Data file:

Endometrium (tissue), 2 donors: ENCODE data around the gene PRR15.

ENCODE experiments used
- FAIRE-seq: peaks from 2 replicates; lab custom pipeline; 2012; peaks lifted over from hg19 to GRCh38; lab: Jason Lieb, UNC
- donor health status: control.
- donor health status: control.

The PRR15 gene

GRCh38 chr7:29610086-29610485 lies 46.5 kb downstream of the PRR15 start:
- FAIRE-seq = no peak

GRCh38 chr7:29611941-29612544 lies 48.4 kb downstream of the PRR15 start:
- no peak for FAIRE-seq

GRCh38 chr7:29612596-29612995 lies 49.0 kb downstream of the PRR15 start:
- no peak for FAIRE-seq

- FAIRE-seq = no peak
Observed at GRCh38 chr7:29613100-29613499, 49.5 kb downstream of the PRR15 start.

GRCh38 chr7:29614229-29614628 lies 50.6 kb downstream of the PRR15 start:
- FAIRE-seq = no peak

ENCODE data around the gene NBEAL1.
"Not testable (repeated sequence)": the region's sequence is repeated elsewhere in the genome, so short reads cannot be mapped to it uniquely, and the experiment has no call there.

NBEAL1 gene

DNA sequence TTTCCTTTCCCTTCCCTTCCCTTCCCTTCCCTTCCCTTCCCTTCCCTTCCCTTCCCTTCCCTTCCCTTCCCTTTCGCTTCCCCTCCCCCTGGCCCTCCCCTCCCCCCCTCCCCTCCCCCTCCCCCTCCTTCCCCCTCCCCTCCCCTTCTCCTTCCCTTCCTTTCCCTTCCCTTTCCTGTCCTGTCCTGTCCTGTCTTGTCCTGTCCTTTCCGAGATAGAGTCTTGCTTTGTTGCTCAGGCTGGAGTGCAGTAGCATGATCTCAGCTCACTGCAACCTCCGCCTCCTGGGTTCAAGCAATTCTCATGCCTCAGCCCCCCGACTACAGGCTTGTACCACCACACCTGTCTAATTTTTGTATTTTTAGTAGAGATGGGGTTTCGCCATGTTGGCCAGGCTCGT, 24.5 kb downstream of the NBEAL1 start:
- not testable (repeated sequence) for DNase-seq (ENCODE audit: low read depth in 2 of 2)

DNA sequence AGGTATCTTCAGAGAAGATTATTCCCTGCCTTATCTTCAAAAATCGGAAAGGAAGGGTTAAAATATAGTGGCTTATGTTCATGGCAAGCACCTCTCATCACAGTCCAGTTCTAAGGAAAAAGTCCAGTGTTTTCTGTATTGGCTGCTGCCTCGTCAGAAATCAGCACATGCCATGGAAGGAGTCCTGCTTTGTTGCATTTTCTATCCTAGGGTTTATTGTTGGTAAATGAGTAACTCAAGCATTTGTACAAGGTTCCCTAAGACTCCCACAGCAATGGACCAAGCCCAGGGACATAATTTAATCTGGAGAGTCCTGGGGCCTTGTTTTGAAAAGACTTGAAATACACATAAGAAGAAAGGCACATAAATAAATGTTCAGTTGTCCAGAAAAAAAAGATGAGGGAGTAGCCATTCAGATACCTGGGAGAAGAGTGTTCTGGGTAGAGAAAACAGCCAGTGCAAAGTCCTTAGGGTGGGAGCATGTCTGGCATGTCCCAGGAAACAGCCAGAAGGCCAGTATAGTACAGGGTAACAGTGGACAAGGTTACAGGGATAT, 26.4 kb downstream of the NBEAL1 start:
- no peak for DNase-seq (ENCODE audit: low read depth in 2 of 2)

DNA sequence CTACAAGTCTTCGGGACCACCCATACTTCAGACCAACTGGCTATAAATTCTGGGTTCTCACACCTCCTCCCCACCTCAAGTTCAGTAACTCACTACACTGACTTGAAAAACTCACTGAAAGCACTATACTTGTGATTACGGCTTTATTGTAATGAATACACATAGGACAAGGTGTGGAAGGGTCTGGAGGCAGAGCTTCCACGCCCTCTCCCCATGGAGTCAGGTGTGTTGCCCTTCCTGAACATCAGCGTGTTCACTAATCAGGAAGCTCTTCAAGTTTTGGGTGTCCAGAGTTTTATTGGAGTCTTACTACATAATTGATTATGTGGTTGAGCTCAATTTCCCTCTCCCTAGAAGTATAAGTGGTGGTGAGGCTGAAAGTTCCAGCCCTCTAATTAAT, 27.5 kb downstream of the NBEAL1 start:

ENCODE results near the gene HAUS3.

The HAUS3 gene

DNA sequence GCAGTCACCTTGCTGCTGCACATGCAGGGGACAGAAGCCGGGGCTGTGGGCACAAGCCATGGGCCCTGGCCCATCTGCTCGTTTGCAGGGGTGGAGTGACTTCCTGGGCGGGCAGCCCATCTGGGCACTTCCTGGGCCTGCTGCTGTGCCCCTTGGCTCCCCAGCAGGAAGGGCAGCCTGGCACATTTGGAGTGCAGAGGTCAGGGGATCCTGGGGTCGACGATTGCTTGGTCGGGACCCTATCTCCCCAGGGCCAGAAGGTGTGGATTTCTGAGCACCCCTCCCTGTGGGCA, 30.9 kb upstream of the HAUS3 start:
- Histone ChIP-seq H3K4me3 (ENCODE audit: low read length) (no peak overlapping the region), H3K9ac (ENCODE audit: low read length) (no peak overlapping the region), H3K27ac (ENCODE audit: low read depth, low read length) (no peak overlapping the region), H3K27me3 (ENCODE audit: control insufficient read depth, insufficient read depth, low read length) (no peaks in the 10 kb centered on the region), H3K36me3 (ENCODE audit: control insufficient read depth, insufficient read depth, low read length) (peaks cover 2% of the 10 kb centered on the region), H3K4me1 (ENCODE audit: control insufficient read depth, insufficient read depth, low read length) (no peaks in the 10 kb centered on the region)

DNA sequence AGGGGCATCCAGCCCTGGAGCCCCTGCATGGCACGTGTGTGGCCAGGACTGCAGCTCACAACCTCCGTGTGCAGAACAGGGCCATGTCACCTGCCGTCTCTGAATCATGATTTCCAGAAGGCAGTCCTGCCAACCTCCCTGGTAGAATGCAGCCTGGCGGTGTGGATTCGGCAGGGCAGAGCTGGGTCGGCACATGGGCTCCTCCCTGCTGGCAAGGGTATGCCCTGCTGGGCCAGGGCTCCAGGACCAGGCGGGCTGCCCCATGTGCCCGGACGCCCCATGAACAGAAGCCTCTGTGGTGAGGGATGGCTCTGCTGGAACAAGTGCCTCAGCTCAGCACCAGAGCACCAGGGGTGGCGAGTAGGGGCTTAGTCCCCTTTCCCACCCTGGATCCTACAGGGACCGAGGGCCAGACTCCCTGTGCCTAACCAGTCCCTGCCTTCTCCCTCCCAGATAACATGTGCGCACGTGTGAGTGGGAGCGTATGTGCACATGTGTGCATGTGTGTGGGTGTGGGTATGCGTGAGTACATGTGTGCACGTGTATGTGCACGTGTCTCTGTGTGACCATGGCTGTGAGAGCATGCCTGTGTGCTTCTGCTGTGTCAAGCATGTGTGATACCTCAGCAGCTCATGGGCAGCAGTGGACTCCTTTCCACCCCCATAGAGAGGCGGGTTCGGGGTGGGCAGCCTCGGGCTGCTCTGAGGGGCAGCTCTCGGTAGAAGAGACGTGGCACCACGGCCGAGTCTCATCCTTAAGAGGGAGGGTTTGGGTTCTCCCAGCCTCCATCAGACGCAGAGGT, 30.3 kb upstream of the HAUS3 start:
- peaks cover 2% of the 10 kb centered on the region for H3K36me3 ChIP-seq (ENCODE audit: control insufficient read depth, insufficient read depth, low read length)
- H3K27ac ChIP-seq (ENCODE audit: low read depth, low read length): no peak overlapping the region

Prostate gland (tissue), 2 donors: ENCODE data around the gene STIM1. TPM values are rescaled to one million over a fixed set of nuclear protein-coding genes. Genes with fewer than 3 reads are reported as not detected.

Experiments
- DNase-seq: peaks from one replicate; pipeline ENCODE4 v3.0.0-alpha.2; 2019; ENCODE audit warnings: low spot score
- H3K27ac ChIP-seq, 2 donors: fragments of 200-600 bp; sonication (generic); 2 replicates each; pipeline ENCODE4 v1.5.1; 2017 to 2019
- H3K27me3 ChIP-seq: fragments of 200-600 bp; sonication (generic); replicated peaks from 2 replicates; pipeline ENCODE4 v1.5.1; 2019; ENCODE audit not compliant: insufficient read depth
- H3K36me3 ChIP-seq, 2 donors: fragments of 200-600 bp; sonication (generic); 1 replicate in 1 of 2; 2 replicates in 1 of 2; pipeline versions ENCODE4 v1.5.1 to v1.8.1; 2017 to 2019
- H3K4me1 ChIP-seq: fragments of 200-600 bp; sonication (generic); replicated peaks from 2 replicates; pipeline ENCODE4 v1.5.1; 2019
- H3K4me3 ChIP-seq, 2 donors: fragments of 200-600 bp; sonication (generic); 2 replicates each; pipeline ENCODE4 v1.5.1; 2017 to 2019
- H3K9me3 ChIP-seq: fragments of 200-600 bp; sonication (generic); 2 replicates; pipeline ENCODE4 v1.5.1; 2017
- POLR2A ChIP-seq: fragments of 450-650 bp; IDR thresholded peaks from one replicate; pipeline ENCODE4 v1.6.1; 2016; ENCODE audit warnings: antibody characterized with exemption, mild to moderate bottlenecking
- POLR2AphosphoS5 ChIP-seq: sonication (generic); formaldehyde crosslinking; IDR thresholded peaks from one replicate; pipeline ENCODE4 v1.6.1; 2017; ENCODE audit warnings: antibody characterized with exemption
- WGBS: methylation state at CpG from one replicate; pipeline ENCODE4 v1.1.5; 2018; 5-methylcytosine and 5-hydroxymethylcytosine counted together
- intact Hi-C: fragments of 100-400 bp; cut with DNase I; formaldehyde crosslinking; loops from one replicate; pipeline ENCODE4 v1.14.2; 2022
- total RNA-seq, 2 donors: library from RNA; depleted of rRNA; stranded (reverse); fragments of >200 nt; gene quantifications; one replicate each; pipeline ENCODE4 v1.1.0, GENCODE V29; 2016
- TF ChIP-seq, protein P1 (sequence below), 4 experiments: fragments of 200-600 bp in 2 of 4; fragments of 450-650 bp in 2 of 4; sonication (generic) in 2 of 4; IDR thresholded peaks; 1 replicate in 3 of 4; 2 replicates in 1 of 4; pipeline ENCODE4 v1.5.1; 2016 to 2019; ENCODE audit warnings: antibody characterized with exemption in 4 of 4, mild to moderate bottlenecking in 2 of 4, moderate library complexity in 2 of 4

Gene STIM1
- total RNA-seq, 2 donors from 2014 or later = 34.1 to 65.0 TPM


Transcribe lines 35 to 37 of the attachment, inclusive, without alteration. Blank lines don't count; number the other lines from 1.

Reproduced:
- H3K27ac ChIP-seq, 2 donors: fragments of 200-600 bp; sonication (generic); 2 replicates each; pipeline ENCODE4 v1.5.1; 2017 to 2019
- H3K27me3 ChIP-seq: fragments of 200-600 bp; sonication (generic); replicated peaks from 2 replicates; pipeline ENCODE4 v1.5.1; 2019; ENCODE audit not compliant: insufficient read depth
- H3K36me3 ChIP-seq, 2 donors: fragments of 200-600 bp; sonication (generic); 1 replicate in 1 of 2; 2 replicates in 1 of 2; pipeline versions ENCODE4 v1.5.1 to v1.8.1; 2017 to 2019